Monday, April 25, 2016

A New Command, A New Reality

Easter 5 Homily By The Rev. Marcia McRae
St. John’s Episcopal Church, Bainbriydge, GA, 24 April 2016
RCL Year C: Acts 11:1-18; Psalm 148; Revelation 21:1-6 ; John 13:31-35
At the last supper Judas goes out to betray Jesus,
& Jesus gives us the command, the essential ingredient to nourish life in here & beyond our red doors:
“Love one another.”
Beloved Brothers & Sisters, you & I know the love we share in this “happening community where we live God's love”. We subtly promote this love by wearing our distinctive T-shirt, as you see modeled here by one of my helpers.
Here's another red T-shirt with a different message. What does it tell you about the ideals of the wearer? [Someone who cares about God's creatures. Thank you, Humane Society & all animal support groups for the loving work you do for God's handiwork.] 
What do you think of seeing purple & gold with a cat's pawprintOf course Bainbridge High. Check the back! We see a different reality than our home team! Things aren't always as they look.
A Bearcat's pawprint looks like The University of the South's Sewanee Tiger pawprint. Both schools have the same colors. I wore this shirt when I taught at BHS & our son was at Sewanee.]
Thank you T-shirt models!

What does this shirt say about life? When life gets “Abby Normal” it's helpful to have a good laugh. [It's from a line in the Mel Brooks spoof "Young Frankenstein.]  Laughter is a good medicine, a gift of love from God that can bring peace – peace the world cannot give. Love is the stabilizing force God gives us to make peace possible.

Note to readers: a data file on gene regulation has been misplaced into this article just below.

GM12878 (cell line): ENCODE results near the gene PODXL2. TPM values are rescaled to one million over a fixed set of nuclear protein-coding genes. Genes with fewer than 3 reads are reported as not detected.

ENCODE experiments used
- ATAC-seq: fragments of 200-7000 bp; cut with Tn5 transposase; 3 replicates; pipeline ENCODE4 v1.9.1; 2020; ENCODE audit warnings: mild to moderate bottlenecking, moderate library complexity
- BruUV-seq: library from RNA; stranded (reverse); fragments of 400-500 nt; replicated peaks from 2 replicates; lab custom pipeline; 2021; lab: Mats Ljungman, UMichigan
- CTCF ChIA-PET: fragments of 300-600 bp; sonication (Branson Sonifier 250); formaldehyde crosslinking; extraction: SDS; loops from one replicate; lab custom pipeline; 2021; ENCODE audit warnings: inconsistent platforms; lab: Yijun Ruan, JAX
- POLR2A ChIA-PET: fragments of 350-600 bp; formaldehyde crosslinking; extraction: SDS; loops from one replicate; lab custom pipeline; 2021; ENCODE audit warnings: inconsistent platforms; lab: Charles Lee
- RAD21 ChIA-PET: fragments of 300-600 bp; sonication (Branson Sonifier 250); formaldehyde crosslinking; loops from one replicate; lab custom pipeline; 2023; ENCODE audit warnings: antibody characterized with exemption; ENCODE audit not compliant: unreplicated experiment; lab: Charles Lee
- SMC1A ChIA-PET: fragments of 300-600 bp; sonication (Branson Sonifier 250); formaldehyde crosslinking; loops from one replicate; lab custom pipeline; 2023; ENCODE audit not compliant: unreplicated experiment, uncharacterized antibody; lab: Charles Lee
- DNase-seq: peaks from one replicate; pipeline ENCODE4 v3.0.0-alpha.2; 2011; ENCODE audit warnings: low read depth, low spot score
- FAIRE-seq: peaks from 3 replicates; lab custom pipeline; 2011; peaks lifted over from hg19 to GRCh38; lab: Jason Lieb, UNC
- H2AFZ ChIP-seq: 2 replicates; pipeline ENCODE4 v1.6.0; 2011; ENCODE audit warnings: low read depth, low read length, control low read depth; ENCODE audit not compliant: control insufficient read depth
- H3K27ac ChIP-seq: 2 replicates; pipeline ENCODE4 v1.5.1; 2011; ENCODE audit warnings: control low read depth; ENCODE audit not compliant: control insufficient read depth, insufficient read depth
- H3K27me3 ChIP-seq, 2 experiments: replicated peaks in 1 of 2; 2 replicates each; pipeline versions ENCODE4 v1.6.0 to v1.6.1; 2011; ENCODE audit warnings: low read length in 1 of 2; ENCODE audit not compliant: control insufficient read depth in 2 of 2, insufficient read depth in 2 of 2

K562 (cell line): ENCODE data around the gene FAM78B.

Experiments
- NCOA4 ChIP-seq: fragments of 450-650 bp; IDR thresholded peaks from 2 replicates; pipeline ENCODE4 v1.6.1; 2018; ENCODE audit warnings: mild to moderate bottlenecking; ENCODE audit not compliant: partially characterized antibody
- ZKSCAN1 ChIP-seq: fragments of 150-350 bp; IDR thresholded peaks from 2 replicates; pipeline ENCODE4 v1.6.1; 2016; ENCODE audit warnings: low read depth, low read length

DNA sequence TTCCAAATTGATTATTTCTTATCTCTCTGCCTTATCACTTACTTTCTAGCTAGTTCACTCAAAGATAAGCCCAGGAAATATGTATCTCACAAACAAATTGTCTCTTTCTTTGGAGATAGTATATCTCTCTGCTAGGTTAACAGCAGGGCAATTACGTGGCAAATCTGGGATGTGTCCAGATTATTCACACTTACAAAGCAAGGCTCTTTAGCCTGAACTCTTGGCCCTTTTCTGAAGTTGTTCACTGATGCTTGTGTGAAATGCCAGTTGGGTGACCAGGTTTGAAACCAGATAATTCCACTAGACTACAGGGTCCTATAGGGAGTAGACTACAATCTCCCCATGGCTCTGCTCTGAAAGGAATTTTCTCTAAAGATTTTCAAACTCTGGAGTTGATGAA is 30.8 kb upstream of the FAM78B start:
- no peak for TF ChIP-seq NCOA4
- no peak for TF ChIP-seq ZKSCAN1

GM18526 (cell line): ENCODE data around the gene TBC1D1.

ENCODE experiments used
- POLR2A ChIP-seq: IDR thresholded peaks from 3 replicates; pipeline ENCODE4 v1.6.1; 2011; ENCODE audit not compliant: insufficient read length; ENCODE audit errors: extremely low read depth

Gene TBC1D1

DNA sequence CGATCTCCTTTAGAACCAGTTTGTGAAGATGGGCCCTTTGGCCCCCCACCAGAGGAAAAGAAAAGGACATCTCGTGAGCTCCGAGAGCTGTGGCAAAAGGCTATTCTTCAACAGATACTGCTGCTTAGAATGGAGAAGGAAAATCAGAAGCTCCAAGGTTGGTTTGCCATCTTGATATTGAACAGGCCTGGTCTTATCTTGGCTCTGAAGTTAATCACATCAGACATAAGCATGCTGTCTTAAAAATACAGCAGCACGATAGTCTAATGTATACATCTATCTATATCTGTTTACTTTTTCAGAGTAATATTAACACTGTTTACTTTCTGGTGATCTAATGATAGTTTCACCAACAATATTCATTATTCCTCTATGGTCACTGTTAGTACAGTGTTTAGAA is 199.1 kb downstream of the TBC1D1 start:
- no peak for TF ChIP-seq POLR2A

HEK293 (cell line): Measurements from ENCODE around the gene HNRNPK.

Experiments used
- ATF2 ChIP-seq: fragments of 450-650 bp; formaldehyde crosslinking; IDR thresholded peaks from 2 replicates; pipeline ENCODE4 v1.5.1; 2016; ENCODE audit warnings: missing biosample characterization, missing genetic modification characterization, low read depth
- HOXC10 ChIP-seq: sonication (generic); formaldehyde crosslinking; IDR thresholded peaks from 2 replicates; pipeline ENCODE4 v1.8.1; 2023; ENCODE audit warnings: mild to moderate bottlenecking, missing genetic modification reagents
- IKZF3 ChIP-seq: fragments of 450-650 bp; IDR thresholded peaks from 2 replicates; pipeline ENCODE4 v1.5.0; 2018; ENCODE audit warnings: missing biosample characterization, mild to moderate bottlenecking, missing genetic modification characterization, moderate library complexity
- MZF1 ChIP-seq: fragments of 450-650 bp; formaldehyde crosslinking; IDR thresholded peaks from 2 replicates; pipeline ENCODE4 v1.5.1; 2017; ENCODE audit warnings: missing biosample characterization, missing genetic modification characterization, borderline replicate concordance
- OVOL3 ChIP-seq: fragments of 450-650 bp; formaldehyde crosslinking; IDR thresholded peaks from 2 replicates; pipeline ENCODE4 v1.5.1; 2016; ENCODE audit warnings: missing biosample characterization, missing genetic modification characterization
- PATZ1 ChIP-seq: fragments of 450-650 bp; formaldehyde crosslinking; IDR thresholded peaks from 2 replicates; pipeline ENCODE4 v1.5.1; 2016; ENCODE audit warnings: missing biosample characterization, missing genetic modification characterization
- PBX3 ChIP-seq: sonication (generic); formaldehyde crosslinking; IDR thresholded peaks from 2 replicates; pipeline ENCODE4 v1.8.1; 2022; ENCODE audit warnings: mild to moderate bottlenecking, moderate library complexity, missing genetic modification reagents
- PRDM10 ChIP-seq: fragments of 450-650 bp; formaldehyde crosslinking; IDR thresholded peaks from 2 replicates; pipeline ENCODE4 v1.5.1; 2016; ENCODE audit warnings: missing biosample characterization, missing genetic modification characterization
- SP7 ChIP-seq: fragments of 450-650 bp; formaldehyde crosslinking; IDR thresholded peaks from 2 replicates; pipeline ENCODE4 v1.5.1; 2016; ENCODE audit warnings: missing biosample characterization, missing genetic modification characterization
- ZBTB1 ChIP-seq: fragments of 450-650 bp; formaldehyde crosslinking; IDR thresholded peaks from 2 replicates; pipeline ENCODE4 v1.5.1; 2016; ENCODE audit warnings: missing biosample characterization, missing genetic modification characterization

In our Gospel today, Jesus knows life will destabilized quickly. He gives us the simple rule: “love one another”. How do we love when the chaos of change surrounds us? How do we respond in love when no T-shirt is funny enough to give us peace?
Remember: The Rev. Charles Hoskins of Savannah drilled this into us almost every time he preached here [say it with me if you remember]
“God is good all the time.  All the time God is good.
But God is never easy.”

It is not easy for Peter to swallow the invitation in his vision in our 1st lesson: eat what is unclean. Peter says nothing profane has entered his mouth. We know the profane words that came out of his mouth not long before this when he denied knowing Jesus. The very night Jesus gives this new command to love each other: Judas betrays Jesus
the disciples desert him
& Peter denies him.
Everything's in chaos!

Suddenly everything changes with Jesus' resurrection & the Holy Spirit's coming to live in the disciples.
Even we, the unclean Gentiles, receive the Holy Spirit & are welcomed into the community that loves. Suddenly people criticizing Peter see with new eyes & praise God, who makes all things new, who lives among us & wipes away tears even in chaos. God is good all the time. All the time God is good. But God is never easy.